GamesBeat: You should definitely preserve who you are, so those people don’t change you. I’d hope that you feel that way, that you haven’t changed because of all these people.
Schafer: Hmm. Now, I’m a real tough cookie. Hard as nails now. I don’t have feelings anymore. I’m like Deadpool. It’s burned away [laughs]. I think it was hard on the team. You’re really raw when you’re making a game. You’re putting yourself out there. You’re sensitive to feedback in general, which usually comes in the form of reviews. When it’s angry people who are unbound by any sense of common decency saying horrible things about you — I think it took a toll on the team. But I think we’ve moved past it.
GamesBeat: I guess there’s a positive side. People know who you are, and they’re not ignoring you. If they ignored you to a point where everyone forgot about you, that would be even worse.
Schafer: [Laughs] Cuphead was hard, by the way. I couldn’t get very far in that. Tough game.
GamesBeat: I want to check on the percentage of people who did finish it. It was kind of a horrifying figure to find out that 22 percent of players finished Red Dead Redemption 2.
Schafer: That’s a lot of game. Even Greg [Rice of Double Fine] didn’t finish it.
GamesBeat: I think only half of players finished God of War.
Schafer: I’m not surprised by this at all, but I spent the ’90s making adventure games. We always knew that people weren’t finishing these games. “Should we put an ending cutscene in the game? No one’s going to finish this game!” When they couldn’t look up things on the internet….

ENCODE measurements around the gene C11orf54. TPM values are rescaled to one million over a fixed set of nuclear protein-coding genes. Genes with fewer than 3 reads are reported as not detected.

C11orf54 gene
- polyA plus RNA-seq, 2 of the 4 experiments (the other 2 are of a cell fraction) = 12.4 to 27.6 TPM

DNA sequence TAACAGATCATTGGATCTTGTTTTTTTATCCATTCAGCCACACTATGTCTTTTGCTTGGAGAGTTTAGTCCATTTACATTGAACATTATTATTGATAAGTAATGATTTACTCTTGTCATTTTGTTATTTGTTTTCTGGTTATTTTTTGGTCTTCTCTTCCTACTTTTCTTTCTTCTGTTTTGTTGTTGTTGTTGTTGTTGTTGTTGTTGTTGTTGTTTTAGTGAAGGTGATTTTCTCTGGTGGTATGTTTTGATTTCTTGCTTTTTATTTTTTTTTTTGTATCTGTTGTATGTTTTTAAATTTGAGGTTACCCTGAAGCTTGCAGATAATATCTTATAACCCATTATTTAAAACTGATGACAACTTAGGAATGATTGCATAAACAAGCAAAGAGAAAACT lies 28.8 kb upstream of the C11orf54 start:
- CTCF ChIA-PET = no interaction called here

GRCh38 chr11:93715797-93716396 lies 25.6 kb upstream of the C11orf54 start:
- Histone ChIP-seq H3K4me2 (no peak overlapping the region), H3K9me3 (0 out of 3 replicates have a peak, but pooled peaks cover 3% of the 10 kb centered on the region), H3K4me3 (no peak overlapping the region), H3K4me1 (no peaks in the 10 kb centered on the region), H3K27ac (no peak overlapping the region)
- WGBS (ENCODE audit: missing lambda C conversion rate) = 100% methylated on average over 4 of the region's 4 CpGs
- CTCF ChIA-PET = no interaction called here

GamesBeat: Does it bug you that people aren’t getting to the end of these games?
Schafer: Well, some of them will finish it.
GamesBeat: How is the MC life? Are you enjoying going out and doing speaking and hosting?
Schafer: I’m hosting those awards again. I have to get a speech together. It’s funny. I’ll agree to these things, and then, I’ll get really stressed out and miserable. “Aw, I wish I didn’t have to do this thing on stage!” Then, we do it, and it’s a lovely time, and everyone had a blast. I let Amy do all the talking. That’s the secret.
GamesBeat: After Psychonauts 2, what do you want to do?
Schafer: I have some ideas. We have two teams right now, the big Psychonauts 2 team and a smaller team that’s doing a secret, unannounced thing. That’ll be announced, and that’ll come out. Then, I have a couple of ideas that I’m kicking around. I want to do something new, that’s not a sequel. One of the new IP things I want to do.
Kids is the next thing we’re shipping on Double Fine Presents, from Playables. Have you seen Kids yet? It’s amazing. It’s an iOS and PC game, a kind of interactive narrative short film. They have an animation background. They made a short film from the game that just premiered at the Berlin Film Festival. It’s a really experimental, arty, strange game. And then Knights and Bikes, from Rex Crowle and Moo Yu. Kids doesn’t have a date, but it’s soon. It’s pretty much done.
GamesBeat: For those, would you still go out and crowdfund?
Schafer: We’re going to talk about the games, see what kind of interest we get from various parties. We’ve gotten to a very flexible approach to funding. Sometimes, we can fund things with our own money. Sometimes, we fund them with crowdfunding. Sometimes, we can go to a publisher. We have all those options now.